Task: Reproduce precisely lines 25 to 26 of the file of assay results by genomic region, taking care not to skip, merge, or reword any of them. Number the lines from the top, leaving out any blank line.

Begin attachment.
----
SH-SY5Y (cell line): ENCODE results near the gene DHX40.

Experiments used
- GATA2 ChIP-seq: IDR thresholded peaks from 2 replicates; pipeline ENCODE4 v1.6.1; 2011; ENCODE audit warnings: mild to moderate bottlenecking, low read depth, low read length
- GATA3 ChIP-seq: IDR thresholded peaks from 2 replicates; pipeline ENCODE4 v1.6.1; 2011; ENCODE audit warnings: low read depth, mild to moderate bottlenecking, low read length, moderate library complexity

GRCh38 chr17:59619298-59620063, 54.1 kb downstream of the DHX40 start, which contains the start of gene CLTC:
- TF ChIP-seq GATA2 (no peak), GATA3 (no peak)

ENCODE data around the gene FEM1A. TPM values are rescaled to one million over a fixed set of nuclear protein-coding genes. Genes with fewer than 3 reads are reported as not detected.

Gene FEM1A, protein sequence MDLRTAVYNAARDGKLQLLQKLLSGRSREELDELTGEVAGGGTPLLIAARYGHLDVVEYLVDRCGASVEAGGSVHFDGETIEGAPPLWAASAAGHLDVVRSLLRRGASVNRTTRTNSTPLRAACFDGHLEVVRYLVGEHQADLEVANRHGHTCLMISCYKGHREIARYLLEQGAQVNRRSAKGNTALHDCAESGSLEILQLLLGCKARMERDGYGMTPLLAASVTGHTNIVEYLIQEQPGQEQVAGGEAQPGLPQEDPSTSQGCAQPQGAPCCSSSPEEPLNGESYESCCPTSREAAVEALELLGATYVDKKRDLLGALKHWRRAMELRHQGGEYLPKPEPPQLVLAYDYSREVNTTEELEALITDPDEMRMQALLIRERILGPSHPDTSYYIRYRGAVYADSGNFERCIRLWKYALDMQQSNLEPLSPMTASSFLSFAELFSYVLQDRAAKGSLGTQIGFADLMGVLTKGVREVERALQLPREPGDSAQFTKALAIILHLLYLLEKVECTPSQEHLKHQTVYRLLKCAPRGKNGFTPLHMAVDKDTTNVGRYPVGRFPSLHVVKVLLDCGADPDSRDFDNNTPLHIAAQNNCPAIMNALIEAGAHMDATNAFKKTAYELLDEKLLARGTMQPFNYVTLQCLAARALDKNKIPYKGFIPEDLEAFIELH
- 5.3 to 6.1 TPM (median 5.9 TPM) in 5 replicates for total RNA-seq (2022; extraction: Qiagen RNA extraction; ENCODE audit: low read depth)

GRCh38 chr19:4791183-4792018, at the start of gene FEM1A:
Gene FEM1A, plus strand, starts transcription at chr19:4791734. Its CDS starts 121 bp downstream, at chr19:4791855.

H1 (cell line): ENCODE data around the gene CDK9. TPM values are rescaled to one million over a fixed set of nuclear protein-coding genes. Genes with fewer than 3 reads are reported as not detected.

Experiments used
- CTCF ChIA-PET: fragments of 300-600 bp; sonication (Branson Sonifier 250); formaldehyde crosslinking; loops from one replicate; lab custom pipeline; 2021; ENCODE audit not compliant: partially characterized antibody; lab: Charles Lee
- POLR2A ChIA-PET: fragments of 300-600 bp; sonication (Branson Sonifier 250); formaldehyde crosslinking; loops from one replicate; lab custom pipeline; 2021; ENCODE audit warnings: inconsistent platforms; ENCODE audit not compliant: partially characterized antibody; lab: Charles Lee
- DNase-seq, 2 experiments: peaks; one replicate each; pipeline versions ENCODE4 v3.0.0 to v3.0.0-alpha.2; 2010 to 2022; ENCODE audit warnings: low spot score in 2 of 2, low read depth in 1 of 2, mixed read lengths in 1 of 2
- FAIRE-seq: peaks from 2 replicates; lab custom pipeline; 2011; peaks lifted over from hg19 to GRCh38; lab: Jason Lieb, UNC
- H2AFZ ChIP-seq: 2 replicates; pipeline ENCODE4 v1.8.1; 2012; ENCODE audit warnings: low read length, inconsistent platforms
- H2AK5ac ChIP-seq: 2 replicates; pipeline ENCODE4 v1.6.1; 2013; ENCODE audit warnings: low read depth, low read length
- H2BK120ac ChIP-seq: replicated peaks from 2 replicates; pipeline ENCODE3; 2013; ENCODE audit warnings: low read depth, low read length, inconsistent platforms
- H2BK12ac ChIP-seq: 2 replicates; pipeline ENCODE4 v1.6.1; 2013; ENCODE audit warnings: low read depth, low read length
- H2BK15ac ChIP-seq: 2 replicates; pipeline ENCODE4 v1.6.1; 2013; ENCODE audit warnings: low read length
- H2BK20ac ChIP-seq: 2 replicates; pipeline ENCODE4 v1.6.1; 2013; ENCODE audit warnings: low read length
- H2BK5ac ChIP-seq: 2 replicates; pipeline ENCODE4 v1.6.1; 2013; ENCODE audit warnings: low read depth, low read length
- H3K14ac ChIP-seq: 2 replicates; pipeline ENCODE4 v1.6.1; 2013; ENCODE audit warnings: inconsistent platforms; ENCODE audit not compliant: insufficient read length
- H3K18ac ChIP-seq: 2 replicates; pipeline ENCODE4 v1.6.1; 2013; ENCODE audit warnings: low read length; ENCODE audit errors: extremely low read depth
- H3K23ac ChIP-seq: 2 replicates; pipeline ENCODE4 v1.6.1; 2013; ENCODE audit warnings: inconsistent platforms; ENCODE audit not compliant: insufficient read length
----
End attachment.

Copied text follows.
- H3K14ac ChIP-seq: 2 replicates; pipeline ENCODE4 v1.6.1; 2013; ENCODE audit warnings: inconsistent platforms; ENCODE audit not compliant: insufficient read length
- H3K18ac ChIP-seq: 2 replicates; pipeline ENCODE4 v1.6.1; 2013; ENCODE audit warnings: low read length; ENCODE audit errors: extremely low read depth